manure doesn't breakdown as easily when those insects are controlled, Betschart says.  In addition, the manure is not as useful as a fertilizer, because the nutrients haven't been broken down.

The second major advantage beneficial insects have over chemicals is effectiveness. "Every year you use chemicals, they become less and less effective," she says.  Insects
become immune to the chemicals. Producers are forced to keep changing products to control their fly population.  Flies do not become tolerant to their natural predators.

Environmental concerns also make the biological control important.  "That is nature's way of fly control," Betschart says. "We aren't importing something that isn't part of nature."

With the public's increasing concern for the environment, using a natural control method makes sense.  "Environment issues are at the forefront," Betschart says.  "Cattlemen are concerned about the land.  They are about it and their cattle."

With more government a regulations on chemicals, there are fewer effective controls available. If cattle producers can use an environmentally sound practice and achieve the same results for a better price, they will be interested, Betschart says, "This is the leading environmental friendly method of fly control."

The biggest benefit most producers see is the cost of using biological fly control.  "For the same level of fly control, it is half the cost of chemical," Betschart says.

Ken Betschart, manager of Torrington Feeders, agrees that cost is a big benefit.  "You get better control for less money," he says.

Betschart has been using the parasitic wasps for nine yeas, at several feedlots, from Oklahoma to Wyoming.  Since he has been using biological control for many years, he isn't sure exactly what the savings are over the current chemical treatment.  when he first looked into it, a cost comparison was run and he found the feedyard could cut their fly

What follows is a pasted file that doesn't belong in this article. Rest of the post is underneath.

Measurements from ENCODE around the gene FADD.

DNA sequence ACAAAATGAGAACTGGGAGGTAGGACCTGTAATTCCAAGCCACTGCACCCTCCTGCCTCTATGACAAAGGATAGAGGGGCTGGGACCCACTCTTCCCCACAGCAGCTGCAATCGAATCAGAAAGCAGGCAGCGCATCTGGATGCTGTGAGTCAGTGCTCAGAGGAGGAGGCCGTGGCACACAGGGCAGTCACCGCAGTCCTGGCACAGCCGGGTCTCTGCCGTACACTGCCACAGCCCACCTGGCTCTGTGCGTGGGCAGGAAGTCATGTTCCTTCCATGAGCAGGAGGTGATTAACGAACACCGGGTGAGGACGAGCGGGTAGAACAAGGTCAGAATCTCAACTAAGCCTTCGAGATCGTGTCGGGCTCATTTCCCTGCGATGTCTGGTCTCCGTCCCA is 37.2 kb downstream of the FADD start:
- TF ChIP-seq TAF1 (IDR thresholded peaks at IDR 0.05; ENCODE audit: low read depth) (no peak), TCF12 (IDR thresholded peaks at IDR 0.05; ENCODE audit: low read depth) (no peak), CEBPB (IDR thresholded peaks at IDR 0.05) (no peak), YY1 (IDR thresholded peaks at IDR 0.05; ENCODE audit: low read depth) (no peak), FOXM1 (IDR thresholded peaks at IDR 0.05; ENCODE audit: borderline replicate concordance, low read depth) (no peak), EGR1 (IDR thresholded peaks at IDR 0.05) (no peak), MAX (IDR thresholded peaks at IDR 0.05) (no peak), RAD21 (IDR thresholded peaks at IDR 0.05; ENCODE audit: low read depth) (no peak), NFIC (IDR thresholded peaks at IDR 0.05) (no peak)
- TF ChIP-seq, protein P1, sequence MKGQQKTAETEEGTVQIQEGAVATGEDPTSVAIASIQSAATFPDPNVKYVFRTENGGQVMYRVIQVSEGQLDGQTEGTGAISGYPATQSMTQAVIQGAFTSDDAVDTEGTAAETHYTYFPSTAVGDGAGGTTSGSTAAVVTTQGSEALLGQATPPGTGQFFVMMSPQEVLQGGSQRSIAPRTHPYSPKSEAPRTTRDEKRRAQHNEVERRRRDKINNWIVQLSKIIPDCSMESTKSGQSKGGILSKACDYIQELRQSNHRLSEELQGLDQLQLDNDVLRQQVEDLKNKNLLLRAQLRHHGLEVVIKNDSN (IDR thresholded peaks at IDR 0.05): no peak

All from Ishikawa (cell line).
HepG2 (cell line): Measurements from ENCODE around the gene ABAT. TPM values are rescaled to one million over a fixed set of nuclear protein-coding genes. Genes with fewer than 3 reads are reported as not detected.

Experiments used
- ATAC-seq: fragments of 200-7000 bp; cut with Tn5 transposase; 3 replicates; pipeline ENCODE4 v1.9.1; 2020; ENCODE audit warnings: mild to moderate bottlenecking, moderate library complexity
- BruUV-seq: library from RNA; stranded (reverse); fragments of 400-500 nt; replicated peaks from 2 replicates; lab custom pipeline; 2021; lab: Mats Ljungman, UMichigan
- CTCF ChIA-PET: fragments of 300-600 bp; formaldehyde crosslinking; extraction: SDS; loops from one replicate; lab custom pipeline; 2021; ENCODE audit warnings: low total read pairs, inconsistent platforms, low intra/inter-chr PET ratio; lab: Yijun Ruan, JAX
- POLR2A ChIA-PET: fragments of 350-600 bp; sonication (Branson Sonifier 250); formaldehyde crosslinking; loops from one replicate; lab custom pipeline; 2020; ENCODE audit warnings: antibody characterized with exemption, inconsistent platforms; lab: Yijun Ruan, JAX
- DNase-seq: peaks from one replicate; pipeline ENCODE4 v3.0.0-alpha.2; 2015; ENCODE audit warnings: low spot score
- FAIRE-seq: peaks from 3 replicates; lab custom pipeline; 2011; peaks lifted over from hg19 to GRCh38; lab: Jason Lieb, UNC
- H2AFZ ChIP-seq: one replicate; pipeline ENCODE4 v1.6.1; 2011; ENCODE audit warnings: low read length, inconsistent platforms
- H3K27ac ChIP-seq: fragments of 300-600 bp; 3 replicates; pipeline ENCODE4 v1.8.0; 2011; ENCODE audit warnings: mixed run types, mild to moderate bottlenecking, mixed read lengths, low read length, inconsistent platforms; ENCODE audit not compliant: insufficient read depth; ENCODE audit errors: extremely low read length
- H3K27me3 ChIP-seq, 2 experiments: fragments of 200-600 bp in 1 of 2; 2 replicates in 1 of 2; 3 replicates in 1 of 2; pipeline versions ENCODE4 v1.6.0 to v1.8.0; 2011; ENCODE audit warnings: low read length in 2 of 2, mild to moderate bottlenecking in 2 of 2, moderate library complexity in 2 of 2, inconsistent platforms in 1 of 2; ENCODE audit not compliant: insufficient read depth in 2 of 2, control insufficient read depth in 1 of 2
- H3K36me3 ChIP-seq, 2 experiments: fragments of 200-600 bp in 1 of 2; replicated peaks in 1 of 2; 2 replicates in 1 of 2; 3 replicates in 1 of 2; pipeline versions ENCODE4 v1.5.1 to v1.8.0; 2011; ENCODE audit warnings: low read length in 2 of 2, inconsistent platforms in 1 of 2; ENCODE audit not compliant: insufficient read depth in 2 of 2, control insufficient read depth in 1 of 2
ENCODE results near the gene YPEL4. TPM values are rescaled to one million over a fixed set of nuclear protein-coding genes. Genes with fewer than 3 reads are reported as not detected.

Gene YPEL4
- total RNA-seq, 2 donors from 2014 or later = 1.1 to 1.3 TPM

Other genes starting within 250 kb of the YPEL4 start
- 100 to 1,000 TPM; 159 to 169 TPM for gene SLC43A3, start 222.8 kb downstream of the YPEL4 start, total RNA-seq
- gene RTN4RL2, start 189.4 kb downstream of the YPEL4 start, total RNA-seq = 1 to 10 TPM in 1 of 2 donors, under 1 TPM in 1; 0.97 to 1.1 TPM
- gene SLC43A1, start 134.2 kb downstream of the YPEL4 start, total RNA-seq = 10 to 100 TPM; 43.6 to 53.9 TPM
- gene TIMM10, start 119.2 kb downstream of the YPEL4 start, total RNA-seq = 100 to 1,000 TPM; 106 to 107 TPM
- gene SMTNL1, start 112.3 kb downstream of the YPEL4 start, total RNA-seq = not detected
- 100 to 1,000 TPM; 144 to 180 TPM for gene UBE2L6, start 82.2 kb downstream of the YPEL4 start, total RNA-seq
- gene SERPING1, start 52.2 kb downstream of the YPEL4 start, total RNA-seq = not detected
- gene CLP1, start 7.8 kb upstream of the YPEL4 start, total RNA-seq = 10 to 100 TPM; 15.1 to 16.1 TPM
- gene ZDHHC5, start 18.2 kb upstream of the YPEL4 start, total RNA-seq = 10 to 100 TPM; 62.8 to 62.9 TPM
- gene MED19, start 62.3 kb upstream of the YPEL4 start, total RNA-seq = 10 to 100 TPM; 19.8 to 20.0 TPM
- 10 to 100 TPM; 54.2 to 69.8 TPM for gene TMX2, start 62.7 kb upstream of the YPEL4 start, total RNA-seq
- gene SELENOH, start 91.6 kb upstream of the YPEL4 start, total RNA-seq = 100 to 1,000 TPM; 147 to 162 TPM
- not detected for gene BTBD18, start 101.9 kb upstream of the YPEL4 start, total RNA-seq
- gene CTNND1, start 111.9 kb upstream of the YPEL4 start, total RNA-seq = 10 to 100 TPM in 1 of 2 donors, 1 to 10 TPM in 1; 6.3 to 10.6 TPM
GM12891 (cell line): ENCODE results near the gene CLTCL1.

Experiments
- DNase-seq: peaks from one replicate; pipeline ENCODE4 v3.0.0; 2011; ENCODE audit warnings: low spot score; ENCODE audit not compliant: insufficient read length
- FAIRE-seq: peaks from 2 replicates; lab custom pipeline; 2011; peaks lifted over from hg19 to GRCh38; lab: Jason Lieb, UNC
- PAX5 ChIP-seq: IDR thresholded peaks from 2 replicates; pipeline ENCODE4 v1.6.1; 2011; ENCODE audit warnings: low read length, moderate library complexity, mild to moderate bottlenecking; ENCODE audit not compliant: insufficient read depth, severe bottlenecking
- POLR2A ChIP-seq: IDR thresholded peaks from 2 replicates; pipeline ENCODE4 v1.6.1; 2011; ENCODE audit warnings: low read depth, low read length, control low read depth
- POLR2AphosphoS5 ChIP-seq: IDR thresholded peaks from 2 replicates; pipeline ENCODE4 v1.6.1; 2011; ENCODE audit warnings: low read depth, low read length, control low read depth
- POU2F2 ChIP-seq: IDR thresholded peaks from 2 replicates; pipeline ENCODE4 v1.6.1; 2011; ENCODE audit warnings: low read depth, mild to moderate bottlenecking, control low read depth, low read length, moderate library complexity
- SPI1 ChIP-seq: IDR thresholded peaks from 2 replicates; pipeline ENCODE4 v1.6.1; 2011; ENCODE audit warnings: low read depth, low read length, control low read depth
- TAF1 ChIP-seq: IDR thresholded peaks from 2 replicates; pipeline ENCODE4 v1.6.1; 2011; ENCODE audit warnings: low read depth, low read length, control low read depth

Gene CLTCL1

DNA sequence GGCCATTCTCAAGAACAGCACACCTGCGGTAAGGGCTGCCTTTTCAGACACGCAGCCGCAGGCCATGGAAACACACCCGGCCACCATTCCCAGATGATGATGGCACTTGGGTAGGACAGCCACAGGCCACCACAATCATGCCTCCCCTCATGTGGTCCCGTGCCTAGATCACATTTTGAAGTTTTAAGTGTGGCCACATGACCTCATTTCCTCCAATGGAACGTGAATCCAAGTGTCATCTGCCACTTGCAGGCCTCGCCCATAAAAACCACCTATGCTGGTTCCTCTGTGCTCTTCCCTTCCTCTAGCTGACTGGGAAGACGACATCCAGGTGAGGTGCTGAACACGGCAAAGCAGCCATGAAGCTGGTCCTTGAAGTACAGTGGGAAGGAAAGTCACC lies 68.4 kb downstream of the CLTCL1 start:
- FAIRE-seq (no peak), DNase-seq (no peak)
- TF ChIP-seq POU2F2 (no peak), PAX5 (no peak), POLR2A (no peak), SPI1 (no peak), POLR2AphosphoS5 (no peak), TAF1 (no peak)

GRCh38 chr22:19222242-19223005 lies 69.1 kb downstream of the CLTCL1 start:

control costs in half, at a minimum.

The hassle of handling pesticides also makes the biological control an ideal choice, Betschart says.  There is no messing with regulations or licensing of applicators.  Distribution of the parasites around the 26,000 head feedlot takes about 30 minutes, he says, "no more than it takes to drive around and spray the yard."

When Betschart came to Torrington five years ago, flies were a problem.  Perimeter bunching becomes a problem when the cattle are bothered by the flies. "The flies go to the shade during the hot part of the day," he says. When it cools down, the flies come out.  They push the cattle back, away from the edge of the pens and the bunks, cutting feed intake.

Torrington Feeders began using the parasitic wasps and since then "there are virtually no flies."

To supplement the biological control, the feedlot also maintains the pens to keep fly breeding grounds to a minimum. "If you take their roosting and nesting areas away, then there will be naturally less flies," Betschart says.  Sugar bait also is used around the buildings, especially during the fall, when flies are looking for the warmth of buildings.  Chemicals are used around the horse barns or the species of flies that the parasites don’t control.

"To me, it is alot more cost effective and alot safer, because we don't have to mess with chemicals," she says.

If producers do decided to use the biological control, Robin Betschart says, they need to make it a commitment to it.

If the parasites aren't routinely distributed, they won't work.  Producers shouldn't put out the parasites and then decide to spray, too, she says.  Any chemicals used to kill flies, also kill the beneficial wasps.  They can do some supplemental control measures, such as sugar baiting and some premise spraying, which helps control the flies even further.

Even though the parasites are most effective for confined operations, Betschart says anywhere there are flies the parasites can be used.

"Ranchers can use them as one more tool in controlling flies," she says.  The parasitic wasps can be spread around areas that cattle congregate, where there is a higher concentration of manure.  Areas around the water tanks, salt licks and corrals would be ideal.  "It won't eliminate the flies, but it sure will cut down the number," she says.

The insects work well also for home gardeners, who have compost piles where flies like to breed.

"They work for anybody, from the feedlot to the backyard gardener," Betschart says.